By: Will Burchfield
When Glover Quin was asked to describe the difficulty of his diving interception versus Ben Roethlisberger and the Steelers on Sunday night, he smiled, looked through the scrum of reporters at his locker and found a friend just a few feet away: photographer Stuart Zaas.
“Stu,” Quin called, “Come here real quick.”
“This one’s funny,” he told the reporters.
Obliging, Zaas made his way into the crowd.
“Every Friday,” said Quin, “what do you do for us at practice?”
Zaas smiled at this tidbit of info he shares with Quin and asked the reporters, “You guys don’t see the pictures?”
The reporters shook their heads. And maybe they kicked themselves, too. Within Zaas’ photo reel on the Lions’ official website is proof that Quin had long been preparing for that moment versus the Steelers. If only the reporters had checked.
Every Friday at practice, Quin does a drill with defensive backs coach Alan Williams in which Williams lofts a ball toward the corner of the end zone and Quin, standing near the pylon, has to keep his feet in bounds and make the catch.
“He throws it kind of out of bounds, so I have to keep my toes in and catch the ball way out here,” said Quin, his arms outstretched.
It’s a drill he and Williams have done for a long time, always on Fridays, only this year Williams upped the degree of difficulty. It began with an accidental overthrow.
“Just one day he had a bad throw and that’s how it was,” Quin said. “It was kind of sweet, so now it seems like he tries to do it like that every time.”
On the first occasion, which resulted in a pretty, toe-tapping catch by Quin, Zaas was there to capture the moment. On the next occasion, too.
“Sometimes it’s too far and I still try to catch it but my feet don’t stay in,” said Quin. “The sweet ones be when I can keep my feet in and he lays it out and I get my Michael Jackson on and Stu be right there snapping the photos.”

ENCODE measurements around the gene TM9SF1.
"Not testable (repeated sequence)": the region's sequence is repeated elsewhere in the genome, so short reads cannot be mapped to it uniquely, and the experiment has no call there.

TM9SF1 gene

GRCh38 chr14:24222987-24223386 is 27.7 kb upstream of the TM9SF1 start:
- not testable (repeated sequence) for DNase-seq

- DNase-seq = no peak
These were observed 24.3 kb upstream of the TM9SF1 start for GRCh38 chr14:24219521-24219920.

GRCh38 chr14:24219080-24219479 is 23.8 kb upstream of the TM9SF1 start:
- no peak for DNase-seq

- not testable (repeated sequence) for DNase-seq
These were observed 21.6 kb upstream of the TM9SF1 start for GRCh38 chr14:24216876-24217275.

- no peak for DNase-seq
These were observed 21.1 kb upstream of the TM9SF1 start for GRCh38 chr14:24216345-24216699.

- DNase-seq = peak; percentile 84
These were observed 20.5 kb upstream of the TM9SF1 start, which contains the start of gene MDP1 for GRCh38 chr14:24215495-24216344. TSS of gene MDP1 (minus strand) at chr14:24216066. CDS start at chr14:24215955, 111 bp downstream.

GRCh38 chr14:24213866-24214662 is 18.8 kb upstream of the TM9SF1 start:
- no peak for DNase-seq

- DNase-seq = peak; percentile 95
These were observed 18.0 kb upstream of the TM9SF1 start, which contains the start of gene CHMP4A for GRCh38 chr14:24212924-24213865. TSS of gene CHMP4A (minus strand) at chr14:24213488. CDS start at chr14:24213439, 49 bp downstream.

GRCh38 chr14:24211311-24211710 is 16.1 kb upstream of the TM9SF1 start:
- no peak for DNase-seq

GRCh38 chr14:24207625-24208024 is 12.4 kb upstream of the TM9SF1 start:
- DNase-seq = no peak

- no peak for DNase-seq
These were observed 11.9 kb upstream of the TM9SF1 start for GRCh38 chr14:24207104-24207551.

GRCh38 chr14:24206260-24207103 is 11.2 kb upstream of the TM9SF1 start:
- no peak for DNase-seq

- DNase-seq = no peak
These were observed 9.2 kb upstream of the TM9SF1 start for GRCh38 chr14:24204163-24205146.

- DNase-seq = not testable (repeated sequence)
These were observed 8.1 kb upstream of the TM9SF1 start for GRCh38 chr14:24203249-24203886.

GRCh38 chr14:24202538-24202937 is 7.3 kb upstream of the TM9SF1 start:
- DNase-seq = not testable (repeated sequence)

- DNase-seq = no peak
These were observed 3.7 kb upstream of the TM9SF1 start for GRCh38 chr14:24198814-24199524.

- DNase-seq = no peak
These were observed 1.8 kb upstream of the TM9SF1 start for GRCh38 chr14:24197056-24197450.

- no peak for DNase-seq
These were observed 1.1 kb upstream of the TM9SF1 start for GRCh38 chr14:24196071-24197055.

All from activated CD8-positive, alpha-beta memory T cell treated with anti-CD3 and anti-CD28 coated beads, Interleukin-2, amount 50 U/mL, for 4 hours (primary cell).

Quin, grinning, pulled out his phone.
“I’ll actually show you guys,” he said.
He opened his camera roll and tapped on a picture of his pick versus the Steelers. It was an over-the-shoulder catch, the kind a receiver might make in the corner of the end zone.
“This right here is the picture of the interception,” said Quin. “You see the trajectory?”
Satisfied, he swiped to the next photo, one that Zaas had taken of him working on that drill with Williams. The resemblance was uncanny.
“That’s one Friday,” Quin said, and then began swiping some more. “That’s another Friday, that’s another Friday. You see the trajectory?”
Practice makes perfect. Or, as Jim Caldwell likes to say, in deference to Bo Schembechler, “You achieve what you emphasize.” But Quin’s drill with Williams wasn’t originally designed to emphasize a catch of that difficulty.
“He just happened to throw a couple of them out there that I still caught, and it turned into that because my man Stu captured the moment,” said Quin.
See, when Quin saw the first picture online, he showed it to Williams. Impressed, they decided to change the nature of the drill.
“Stu captured the moment, which allowed me to talk about it with Dub, and so we continued to make those type of throws. If Stu never captured the moment, who knows what might have happened (on Sunday),” said Quin.
Quin’s interception, which was the first of his career against Roethlisberger, was also the result of prescience — something for which he’s always been known. Sensing Roethlisberger was going to target Antonio Brown, who had a mismatch with linebacker Nick Bellore in the slot, Quin shaded toward that area of the field.
Sure enough, Roethlisbeger lofted one up to Brown. Quin arrived first.
“I couldn’t believe Ben threw it,” Quin said with a smile. “But I appreciate it.”
Quin had to leave his feet and fully extend to make the catch — and he was on the move, to boot — but he said it wasn’t any different than his Friday routine with Williams.
“The eyes and the hands are used to being like this,” he said, reenacting the catch. “It’s the same thing. It was actually easier because I didn’t have to keep my feet in.”
(How did Roethlisberger’s throw compare to those Quin sees in practice? “Alan’s throw is real high, Ben’s was more of a line,” Quin said. “They both had good spirals.”)
Hours upon hours of preparation and film study went into Quin’s interception on Sunday. But it’s fair to say Zaas is to thank.
“Yeah,” Quin agreed.
Then he paused and added with a grin, “I mean, I still would have picked it — just wouldn’t have the trajectory of photos.”
Quin, 31, is enjoying one of the best seasons of his career. He has eight passes defended, three interceptions — including a pick-six — and two forced fumbles, not to mention countless plays that fly under the radar. He’s on track to earn the second Pro Bowl selection of his career.
If that happens, Quin said, “Stu gotta come. Personal photo guy.”